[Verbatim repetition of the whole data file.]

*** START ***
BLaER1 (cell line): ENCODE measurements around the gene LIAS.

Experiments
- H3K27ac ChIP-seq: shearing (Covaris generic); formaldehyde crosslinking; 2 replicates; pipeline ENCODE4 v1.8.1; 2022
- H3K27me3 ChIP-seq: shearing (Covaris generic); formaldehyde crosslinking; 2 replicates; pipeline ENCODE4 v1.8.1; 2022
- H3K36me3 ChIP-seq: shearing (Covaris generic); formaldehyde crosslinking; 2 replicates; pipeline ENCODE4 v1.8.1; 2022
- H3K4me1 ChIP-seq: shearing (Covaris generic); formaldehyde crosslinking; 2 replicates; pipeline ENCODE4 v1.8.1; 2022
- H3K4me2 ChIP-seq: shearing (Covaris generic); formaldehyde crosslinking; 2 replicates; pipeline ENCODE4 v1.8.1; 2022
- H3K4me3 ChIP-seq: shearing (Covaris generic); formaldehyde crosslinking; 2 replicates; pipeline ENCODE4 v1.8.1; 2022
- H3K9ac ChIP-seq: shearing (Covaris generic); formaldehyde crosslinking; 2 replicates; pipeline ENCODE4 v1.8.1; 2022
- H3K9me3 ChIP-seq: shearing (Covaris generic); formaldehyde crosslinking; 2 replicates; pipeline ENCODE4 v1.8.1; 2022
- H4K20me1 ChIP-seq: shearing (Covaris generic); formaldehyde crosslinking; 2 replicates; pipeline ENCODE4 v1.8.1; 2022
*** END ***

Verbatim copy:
BLaER1 (cell line): ENCODE measurements around the gene LIAS.

Experiments
- H3K27ac ChIP-seq: shearing (Covaris generic); formaldehyde crosslinking; 2 replicates; pipeline ENCODE4 v1.8.1; 2022
- H3K27me3 ChIP-seq: shearing (Covaris generic); formaldehyde crosslinking; 2 replicates; pipeline ENCODE4 v1.8.1; 2022
- H3K36me3 ChIP-seq: shearing (Covaris generic); formaldehyde crosslinking; 2 replicates; pipeline ENCODE4 v1.8.1; 2022
- H3K4me1 ChIP-seq: shearing (Covaris generic); formaldehyde crosslinking; 2 replicates; pipeline ENCODE4 v1.8.1; 2022
- H3K4me2 ChIP-seq: shearing (Covaris generic); formaldehyde crosslinking; 2 replicates; pipeline ENCODE4 v1.8.1; 2022
- H3K4me3 ChIP-seq: shearing (Covaris generic); formaldehyde crosslinking; 2 replicates; pipeline ENCODE4 v1.8.1; 2022
- H3K9ac ChIP-seq: shearing (Covaris generic); formaldehyde crosslinking; 2 replicates; pipeline ENCODE4 v1.8.1; 2022
- H3K9me3 ChIP-seq: shearing (Covaris generic); formaldehyde crosslinking; 2 replicates; pipeline ENCODE4 v1.8.1; 2022
- H4K20me1 ChIP-seq: shearing (Covaris generic); formaldehyde crosslinking; 2 replicates; pipeline ENCODE4 v1.8.1; 2022